I'd also heard of it, but had no idea what it was about, when it was used (I'm too old to have learnt phonics here) or that it had a tagline. Explanation appreciated :0)
That said, I stand by my original post title as being entirely grammatically correct, if a little conversational. It's the, erm... present perfect. "It has not worked" suggests a continuing state of affairs - the consequences are still in play - rather than "it did not work" (simple past?) which puts the action, and its consequences, more squarely in the past. I don't know whether "it's not" or "it hasn't" is more common in the States, but here the former is perfectly normal.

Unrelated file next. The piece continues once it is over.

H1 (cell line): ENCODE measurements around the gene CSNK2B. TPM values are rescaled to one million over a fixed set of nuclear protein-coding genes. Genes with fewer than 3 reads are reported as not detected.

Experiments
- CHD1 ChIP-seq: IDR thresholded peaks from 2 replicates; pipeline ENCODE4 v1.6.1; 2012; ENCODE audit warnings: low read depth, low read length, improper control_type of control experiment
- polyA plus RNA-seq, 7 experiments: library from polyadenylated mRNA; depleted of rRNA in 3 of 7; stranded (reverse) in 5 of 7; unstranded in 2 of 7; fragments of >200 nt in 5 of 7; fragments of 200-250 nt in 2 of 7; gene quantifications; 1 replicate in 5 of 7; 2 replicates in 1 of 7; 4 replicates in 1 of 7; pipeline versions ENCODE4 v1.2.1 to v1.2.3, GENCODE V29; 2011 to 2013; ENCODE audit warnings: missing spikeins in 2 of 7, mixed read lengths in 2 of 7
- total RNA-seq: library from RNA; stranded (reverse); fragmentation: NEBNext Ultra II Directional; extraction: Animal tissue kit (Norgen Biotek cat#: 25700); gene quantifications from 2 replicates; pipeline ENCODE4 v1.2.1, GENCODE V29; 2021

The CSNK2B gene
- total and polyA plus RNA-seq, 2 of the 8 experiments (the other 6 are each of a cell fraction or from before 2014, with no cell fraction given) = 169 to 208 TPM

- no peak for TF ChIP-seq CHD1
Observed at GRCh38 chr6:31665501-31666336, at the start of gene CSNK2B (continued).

(Caveat, I've never really learnt tense names other than when studying French - and that was a long time ago. But I think I've got the right ones here.)